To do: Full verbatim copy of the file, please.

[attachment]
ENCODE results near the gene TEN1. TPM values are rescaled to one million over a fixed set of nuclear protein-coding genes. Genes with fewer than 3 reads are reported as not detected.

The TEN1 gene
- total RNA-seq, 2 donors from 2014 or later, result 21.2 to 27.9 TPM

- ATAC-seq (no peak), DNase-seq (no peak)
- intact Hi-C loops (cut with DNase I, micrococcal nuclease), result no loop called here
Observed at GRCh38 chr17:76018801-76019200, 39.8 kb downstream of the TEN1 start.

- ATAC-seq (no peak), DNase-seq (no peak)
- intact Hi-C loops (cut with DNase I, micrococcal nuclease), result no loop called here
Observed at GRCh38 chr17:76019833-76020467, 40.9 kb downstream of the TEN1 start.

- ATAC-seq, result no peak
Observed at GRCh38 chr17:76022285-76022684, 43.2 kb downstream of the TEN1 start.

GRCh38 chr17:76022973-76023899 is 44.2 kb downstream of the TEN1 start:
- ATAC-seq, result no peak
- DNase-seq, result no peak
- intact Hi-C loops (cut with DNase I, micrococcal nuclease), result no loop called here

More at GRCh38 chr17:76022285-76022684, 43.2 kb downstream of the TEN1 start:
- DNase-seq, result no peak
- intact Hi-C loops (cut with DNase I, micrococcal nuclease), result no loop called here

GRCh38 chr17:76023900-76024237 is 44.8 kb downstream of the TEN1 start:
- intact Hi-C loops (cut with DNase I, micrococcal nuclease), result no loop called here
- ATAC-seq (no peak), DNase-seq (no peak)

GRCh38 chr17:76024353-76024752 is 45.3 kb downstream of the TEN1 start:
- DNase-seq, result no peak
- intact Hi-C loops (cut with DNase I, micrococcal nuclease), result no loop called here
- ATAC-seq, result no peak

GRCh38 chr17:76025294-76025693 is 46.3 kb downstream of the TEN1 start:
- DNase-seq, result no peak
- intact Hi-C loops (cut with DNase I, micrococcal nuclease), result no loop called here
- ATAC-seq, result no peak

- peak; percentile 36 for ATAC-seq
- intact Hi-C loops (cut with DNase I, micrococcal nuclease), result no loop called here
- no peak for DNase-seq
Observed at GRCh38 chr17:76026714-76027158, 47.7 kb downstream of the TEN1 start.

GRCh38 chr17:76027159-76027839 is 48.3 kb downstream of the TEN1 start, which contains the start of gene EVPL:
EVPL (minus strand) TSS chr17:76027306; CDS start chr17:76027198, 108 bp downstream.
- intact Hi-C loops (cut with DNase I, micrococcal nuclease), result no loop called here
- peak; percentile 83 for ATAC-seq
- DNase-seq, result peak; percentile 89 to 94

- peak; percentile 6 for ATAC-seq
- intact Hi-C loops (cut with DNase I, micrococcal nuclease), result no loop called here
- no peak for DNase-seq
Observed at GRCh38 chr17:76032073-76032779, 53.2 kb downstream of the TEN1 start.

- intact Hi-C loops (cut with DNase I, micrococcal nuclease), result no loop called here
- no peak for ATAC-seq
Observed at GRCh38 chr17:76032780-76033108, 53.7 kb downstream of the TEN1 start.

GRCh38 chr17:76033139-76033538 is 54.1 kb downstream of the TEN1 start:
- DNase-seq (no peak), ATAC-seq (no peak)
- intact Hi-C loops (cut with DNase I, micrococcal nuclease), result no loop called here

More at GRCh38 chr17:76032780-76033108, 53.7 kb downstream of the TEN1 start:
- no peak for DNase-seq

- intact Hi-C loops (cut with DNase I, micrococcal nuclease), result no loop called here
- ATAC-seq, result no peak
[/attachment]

ENCODE results near the gene TEN1. TPM values are rescaled to one million over a fixed set of nuclear protein-coding genes. Genes with fewer than 3 reads are reported as not detected.

The TEN1 gene
- total RNA-seq, 2 donors from 2014 or later, result 21.2 to 27.9 TPM

- ATAC-seq (no peak), DNase-seq (no peak)
- intact Hi-C loops (cut with DNase I, micrococcal nuclease), result no loop called here
Observed at GRCh38 chr17:76018801-76019200, 39.8 kb downstream of the TEN1 start.

- ATAC-seq (no peak), DNase-seq (no peak)
- intact Hi-C loops (cut with DNase I, micrococcal nuclease), result no loop called here
Observed at GRCh38 chr17:76019833-76020467, 40.9 kb downstream of the TEN1 start.

- ATAC-seq, result no peak
Observed at GRCh38 chr17:76022285-76022684, 43.2 kb downstream of the TEN1 start.

GRCh38 chr17:76022973-76023899 is 44.2 kb downstream of the TEN1 start:
- ATAC-seq, result no peak
- DNase-seq, result no peak
- intact Hi-C loops (cut with DNase I, micrococcal nuclease), result no loop called here

More at GRCh38 chr17:76022285-76022684, 43.2 kb downstream of the TEN1 start:
- DNase-seq, result no peak
- intact Hi-C loops (cut with DNase I, micrococcal nuclease), result no loop called here

GRCh38 chr17:76023900-76024237 is 44.8 kb downstream of the TEN1 start:
- intact Hi-C loops (cut with DNase I, micrococcal nuclease), result no loop called here
- ATAC-seq (no peak), DNase-seq (no peak)

GRCh38 chr17:76024353-76024752 is 45.3 kb downstream of the TEN1 start:
- DNase-seq, result no peak
- intact Hi-C loops (cut with DNase I, micrococcal nuclease), result no loop called here
- ATAC-seq, result no peak

GRCh38 chr17:76025294-76025693 is 46.3 kb downstream of the TEN1 start:
- DNase-seq, result no peak
- intact Hi-C loops (cut with DNase I, micrococcal nuclease), result no loop called here
- ATAC-seq, result no peak

- peak; percentile 36 for ATAC-seq
- intact Hi-C loops (cut with DNase I, micrococcal nuclease), result no loop called here
- no peak for DNase-seq
Observed at GRCh38 chr17:76026714-76027158, 47.7 kb downstream of the TEN1 start.

GRCh38 chr17:76027159-76027839 is 48.3 kb downstream of the TEN1 start, which contains the start of gene EVPL:
EVPL (minus strand) TSS chr17:76027306; CDS start chr17:76027198, 108 bp downstream.
- intact Hi-C loops (cut with DNase I, micrococcal nuclease), result no loop called here
- peak; percentile 83 for ATAC-seq
- DNase-seq, result peak; percentile 89 to 94

- peak; percentile 6 for ATAC-seq
- intact Hi-C loops (cut with DNase I, micrococcal nuclease), result no loop called here
- no peak for DNase-seq
Observed at GRCh38 chr17:76032073-76032779, 53.2 kb downstream of the TEN1 start.

- intact Hi-C loops (cut with DNase I, micrococcal nuclease), result no loop called here
- no peak for ATAC-seq
Observed at GRCh38 chr17:76032780-76033108, 53.7 kb downstream of the TEN1 start.

GRCh38 chr17:76033139-76033538 is 54.1 kb downstream of the TEN1 start:
- DNase-seq (no peak), ATAC-seq (no peak)
- intact Hi-C loops (cut with DNase I, micrococcal nuclease), result no loop called here

More at GRCh38 chr17:76032780-76033108, 53.7 kb downstream of the TEN1 start:
- no peak for DNase-seq

- intact Hi-C loops (cut with DNase I, micrococcal nuclease), result no loop called here
- ATAC-seq, result no peak